The Eight Disruptive Trends Shaping Today's Database Marketplace

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Key functions supported within the cloud databases include analytics and business intelligence, core business functions such as finance and production, and IT operational data. Database cloud users cite the greater flexibility cloud provides as a key advantage, followed by cost savings and the ability turn around more rapid deployments. 

Advantages of Running Cloud-Oriented Databases

Greater flexibility - 62%

Cost savings - 49%

More rapid deployments - 43%

Faster response times/reduced latency - 41%

Easier to manage - 27%

Easier for end users to access - 22%

Open source/easier licensing terms - 19%

Other - 3%

4. Everyone Loves Mobility

Along with changes on the back end, the front-end client is also getting a major makeover. End users no longer rely solely on PCs or terminals to access applications and data, they also turn to a range of devices, including smartphones, tablets, and now, wearable devices. With the rise of “bring your own device,” or BYOD, enterprises must be able to respond with mobilized access.

Vendors have been responding with a range of capabilities. Mobile apps, for one, provide simple and easy access to back-end data, and these front-end features are increasingly becoming an integral part of solutions being rolled out. Similarly, many enterprises seek to build or make available mobile websites—built on the HTML5 graphic rendering protocol—to effectively display needed information on a small screen, without the tweaking required for various mobile apps.

Ensuring a consistent experience between back-end applications and mobile devices is another area being addressed by many data vendors. For example, there’s been a focus on the ability to store application state locally on mobile devices in the event a connection isn’t available, which can be synced as connectivity is restored.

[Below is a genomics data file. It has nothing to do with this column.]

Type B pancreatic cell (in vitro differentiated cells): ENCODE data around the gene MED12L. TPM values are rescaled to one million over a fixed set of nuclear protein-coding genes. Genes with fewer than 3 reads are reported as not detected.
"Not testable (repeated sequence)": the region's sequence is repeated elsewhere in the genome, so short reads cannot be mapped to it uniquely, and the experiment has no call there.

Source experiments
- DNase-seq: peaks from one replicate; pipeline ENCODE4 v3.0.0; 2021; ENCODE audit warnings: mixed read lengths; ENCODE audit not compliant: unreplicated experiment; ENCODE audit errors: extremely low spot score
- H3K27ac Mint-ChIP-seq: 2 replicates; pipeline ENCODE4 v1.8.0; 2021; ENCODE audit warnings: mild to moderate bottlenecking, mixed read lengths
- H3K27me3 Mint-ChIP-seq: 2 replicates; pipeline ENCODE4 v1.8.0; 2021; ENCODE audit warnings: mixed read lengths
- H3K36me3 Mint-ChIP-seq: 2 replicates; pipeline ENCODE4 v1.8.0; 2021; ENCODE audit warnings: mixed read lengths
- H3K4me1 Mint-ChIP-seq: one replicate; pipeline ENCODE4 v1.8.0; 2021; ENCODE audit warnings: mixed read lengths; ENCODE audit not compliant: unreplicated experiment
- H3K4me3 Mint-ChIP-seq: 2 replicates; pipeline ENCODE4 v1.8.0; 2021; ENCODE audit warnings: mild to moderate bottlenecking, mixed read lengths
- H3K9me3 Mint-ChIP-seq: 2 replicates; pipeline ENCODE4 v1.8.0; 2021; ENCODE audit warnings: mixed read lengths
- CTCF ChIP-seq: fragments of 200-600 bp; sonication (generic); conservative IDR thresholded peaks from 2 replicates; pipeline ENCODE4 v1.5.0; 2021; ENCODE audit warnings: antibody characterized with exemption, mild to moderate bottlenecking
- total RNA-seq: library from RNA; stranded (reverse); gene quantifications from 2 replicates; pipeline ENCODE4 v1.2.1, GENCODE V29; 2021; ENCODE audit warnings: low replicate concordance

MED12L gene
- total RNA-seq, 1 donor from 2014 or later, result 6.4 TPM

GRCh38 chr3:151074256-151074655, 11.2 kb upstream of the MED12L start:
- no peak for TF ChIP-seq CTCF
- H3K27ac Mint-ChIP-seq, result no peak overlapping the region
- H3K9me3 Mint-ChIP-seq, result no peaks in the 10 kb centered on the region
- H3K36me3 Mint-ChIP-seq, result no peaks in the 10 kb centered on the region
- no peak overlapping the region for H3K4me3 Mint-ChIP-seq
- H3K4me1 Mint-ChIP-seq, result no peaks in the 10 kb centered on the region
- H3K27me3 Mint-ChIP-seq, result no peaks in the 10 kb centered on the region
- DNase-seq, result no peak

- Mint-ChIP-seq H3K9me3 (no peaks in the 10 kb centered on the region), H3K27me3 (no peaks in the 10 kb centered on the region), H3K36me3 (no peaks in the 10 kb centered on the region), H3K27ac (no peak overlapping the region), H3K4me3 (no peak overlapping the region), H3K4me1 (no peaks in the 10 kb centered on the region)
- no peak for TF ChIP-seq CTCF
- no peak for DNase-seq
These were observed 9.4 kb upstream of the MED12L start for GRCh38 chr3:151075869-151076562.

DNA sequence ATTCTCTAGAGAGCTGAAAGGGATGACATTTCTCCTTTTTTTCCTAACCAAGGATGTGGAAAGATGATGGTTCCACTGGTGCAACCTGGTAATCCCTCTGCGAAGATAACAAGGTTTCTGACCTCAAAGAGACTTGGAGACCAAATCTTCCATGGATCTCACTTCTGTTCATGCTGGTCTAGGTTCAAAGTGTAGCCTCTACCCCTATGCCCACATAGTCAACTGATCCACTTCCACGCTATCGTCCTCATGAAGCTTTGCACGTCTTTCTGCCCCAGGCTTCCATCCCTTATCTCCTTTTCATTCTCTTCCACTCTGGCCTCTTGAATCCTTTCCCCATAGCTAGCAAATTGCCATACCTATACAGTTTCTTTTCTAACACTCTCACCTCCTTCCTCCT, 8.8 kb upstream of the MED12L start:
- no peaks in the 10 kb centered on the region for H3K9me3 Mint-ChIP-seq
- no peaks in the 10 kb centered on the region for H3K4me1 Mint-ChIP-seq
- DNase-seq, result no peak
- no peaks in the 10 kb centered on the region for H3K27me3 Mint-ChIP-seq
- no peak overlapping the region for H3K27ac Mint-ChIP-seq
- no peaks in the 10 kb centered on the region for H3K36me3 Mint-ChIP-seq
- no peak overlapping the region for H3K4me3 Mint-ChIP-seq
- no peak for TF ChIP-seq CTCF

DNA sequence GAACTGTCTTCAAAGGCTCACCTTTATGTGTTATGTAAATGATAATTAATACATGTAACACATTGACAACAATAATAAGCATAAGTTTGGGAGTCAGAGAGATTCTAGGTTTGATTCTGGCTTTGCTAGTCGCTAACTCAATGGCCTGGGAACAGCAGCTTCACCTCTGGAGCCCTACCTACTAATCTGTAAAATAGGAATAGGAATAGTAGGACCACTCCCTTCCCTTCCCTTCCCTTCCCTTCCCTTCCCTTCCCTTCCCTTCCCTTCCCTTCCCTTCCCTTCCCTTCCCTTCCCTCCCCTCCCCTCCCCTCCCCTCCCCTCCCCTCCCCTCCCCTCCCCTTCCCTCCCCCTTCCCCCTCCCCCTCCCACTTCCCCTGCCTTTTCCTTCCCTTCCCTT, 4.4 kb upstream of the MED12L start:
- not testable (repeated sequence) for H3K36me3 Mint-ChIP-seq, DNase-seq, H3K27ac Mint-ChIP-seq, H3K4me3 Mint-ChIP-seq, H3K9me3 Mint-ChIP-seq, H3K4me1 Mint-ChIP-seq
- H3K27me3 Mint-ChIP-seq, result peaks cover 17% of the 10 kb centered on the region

5. Business Users Have Their Day

With the rise of mobility, comes greater demand from end users for instant access to data and applications, any time they want it, on any device. Putting data functionality into the cloud means a range of databases and applications are quickly available to end users. User accessibility and self-service is the holy grail of data analytics tools, and the industry continues to make strides in this direction.

Today’s tools and platforms open up analytics, and enable decision making at all levels, including front-line customer service representatives, production personnel, and knowledge workers. Data visualization tools provide highly graphic, yet relatively simple, interfaces that help end users dig deep into queries. This represents a departure from the ubiquitous spreadsheet—rows of numbers—as well as static dashboards or PDF-based reports.

There is also a growing trend among enterprises to enable end users to build or design their own interfaces and queries. Self-service may take the form of enterprise mashups, in which end users build their own front ends that are combined with one or more data sources, or through highly configurable portals.

Beyond self-service, there are analytics that just happen automatically. Pervasive BI and analytics will run behind the scenes in systems or applications, providing insights while the end user remains oblivious to the software and data sources feeding the applications. Analytical applications are being embedded into processes and applied against business rules engines, to enable applications and machines to handle the more routine, day-to-day decisions that come up—rerouting deliveries, extending upsell offers, or revising purchase orders.

6. The Database World Opens Up—With More Choices Than Ever

Choose your database. Do you need relational rows and columns? Do you have a lot of sensor data? Are you looking for a place to store social media data?

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Posted September 11, 2014